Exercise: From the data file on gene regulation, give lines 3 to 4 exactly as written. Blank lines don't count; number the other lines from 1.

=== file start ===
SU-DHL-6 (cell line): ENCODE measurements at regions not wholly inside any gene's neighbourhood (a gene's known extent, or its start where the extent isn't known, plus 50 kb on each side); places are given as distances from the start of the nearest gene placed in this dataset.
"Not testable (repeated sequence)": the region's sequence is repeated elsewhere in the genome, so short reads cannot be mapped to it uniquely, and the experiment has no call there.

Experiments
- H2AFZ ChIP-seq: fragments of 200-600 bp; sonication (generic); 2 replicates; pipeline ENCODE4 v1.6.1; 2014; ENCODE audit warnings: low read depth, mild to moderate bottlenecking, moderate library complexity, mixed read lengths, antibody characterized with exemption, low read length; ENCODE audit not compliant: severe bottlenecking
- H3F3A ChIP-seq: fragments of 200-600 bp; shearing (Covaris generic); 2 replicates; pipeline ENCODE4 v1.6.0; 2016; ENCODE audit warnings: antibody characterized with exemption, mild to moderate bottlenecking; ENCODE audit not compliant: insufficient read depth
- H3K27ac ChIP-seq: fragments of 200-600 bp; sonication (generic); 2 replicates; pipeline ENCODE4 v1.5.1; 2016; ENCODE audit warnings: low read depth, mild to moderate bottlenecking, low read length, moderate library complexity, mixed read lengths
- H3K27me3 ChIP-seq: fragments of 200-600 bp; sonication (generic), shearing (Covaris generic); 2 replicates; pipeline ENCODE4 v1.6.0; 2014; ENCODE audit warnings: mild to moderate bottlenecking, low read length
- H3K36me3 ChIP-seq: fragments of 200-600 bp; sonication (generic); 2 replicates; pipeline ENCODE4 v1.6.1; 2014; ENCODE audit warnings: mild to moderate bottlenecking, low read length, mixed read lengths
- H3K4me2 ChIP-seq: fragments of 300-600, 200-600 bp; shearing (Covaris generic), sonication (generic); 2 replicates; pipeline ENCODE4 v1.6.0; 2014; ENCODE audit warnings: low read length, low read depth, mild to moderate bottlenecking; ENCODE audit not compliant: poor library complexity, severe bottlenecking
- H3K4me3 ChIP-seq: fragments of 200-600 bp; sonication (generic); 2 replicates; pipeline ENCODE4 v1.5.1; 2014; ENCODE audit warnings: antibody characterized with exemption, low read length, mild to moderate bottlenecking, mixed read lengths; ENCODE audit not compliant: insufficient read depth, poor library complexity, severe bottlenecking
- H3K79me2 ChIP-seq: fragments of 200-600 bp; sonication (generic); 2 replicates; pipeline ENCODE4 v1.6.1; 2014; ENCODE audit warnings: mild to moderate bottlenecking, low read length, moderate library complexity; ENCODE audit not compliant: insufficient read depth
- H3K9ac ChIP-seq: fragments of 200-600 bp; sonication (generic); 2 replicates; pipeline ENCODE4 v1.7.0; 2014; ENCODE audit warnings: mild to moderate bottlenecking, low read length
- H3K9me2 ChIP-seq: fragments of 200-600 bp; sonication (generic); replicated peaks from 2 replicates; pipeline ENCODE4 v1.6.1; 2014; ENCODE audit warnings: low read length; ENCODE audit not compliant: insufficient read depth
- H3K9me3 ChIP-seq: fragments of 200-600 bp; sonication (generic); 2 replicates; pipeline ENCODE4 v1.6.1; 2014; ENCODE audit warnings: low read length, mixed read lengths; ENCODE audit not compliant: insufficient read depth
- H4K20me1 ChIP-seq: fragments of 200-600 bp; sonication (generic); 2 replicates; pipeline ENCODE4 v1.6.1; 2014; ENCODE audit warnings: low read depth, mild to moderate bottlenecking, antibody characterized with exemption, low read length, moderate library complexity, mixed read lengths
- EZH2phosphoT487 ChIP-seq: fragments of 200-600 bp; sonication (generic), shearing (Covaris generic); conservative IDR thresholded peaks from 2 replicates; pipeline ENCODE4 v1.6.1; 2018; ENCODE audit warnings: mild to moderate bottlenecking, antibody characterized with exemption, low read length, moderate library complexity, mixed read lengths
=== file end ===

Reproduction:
Experiments
- H2AFZ ChIP-seq: fragments of 200-600 bp; sonication (generic); 2 replicates; pipeline ENCODE4 v1.6.1; 2014; ENCODE audit warnings: low read depth, mild to moderate bottlenecking, moderate library complexity, mixed read lengths, antibody characterized with exemption, low read length; ENCODE audit not compliant: severe bottlenecking